QuadCities Joe Moreno to be guest speaker at annual banquet
Joseph (Joe) Moreno, Race Director for the Quad Cities Marathon, will be the guest speaker at our Annual SRRC Banquet on January 27, 2018, at Erin’s Pavilion. Joe founded the Quad Cities Marathon in 1997, and he directs two other area races: the Freedom Run and the Firecracker Run. He served on the East Moline City Council from 1989 to 2001, and served as Mayor from 2001 to 2005. SRRC member Megan Styles interviewed Joe this week to learn a little more about his life in running, race directing, and local politics.
A Conversation with Joe Moreno, Race Director for the Quad Cities Marathon
MS: When did you first become a runner?
JM: I was a troubled teenager. I was the last one that anyone would guess would end up successful in life. Back in the early 1970s, it was uncommon for a Hispanic Catholic couple to get divorced, but my parents did. I really struggled with it. My mom couldn’t control me, and I was in trouble at home and in trouble with the law.
One day, two young guys came to my door and asked me to come out with them. They were from an organization called the Youth Service Bureau, and they had volunteered to mentor troubled teens. They took me to the movies and for ice cream, and they just happened to be runners. I kept doing the bad stuff for a while longer because I enjoyed it so much [laughs], but they sort of weaned me away from it. I joined them on some runs and they took me to some races, and I found that I was pretty good at it.
I’ve seen them both since. One became a judge and one became a professor at St. Ambrose University, but at the time, they were just two twenty-something guys looking after a fourteen-year old kid. They were part one of pulling me away from the bad elements. Part two was my wife, Lorna. We were high school sweethearts, and we’ve been married now for almost 41 years. She was a great influence on me, and I’m very fortunate to have that. We have four children, and seven grandchildren now.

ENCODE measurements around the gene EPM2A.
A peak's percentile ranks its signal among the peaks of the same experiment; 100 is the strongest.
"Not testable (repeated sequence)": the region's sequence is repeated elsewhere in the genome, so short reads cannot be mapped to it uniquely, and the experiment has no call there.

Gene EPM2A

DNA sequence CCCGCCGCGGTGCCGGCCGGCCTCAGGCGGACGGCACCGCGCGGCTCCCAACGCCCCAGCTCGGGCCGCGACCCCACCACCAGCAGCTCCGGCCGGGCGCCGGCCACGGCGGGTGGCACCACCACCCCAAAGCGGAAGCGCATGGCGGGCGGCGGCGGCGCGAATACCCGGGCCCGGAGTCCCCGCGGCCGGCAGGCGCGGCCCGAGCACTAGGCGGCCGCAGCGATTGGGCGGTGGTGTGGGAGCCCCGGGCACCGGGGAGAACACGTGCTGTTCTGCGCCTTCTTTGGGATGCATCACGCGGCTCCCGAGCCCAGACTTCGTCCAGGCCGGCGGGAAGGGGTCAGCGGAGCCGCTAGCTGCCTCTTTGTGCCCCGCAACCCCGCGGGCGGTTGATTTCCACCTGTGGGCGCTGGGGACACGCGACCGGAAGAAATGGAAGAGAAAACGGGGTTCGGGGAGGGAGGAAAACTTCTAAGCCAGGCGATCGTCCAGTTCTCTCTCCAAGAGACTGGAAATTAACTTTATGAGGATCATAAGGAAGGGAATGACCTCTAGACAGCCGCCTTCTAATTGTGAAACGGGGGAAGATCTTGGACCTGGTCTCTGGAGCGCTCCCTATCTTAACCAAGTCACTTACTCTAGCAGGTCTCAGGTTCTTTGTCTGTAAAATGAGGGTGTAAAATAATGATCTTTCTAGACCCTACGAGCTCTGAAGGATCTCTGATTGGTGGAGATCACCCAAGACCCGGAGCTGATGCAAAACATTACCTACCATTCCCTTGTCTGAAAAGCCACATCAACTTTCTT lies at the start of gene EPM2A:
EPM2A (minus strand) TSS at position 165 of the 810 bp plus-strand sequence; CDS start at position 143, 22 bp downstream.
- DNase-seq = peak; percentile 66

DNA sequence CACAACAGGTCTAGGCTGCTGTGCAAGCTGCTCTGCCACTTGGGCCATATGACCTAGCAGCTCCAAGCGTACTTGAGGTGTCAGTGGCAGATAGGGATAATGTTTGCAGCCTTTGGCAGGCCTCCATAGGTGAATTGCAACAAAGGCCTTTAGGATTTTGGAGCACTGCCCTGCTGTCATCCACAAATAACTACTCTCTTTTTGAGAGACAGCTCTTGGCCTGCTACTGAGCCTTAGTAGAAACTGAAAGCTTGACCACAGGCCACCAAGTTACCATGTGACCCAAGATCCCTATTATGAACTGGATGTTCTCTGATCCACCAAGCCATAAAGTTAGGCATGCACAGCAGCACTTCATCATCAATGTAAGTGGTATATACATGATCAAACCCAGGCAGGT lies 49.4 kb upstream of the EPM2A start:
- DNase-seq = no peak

MS: How and when did you get started directing races in the Quad Cities?
JM: Since I started running, I’ve been a very active and very consistent runner. I started volunteering at local races, and when you start volunteering, you get a better view of what it takes to put something on. You have an appreciation for what it takes behind-the-scenes. I have four kids, and when they were little, our local park was really in disarray. I would ask the alderman to fix things, and they would just come and remove the playground equipment instead of repairing or replacing it.
I thought I would start a race and give the proceeds to the local parks department so they could afford to make improvements. I went to talk to a good friend who started the Firecracker Run to ask for advice, and wouldn’t you know it, I walked out a few hours later with his race! [laughs] It’s a great run. We do it every year on the Fourth of July, and we just celebrated our 35th anniversary. I’ve been the Race Director for 25 years, and we’ve grown participation from around 700 people to more than 3,000 runners.
MS: That’s impressive! What did you do to promote the race and make it so successful?
JM: I was an active and very competitive runner, and I had been volunteering all the time with other races. That gave me great insight. Going to other races and seeing how other people do stuff has been my biggest asset and my sharpest and best tool for being a Race Director. I’ve always said that this is true of any situation. If you watch and learn from others and apply the lessons to your situation, then your situation is always going to improve.
I also have great appreciation and respect for the volunteers, the race committee, an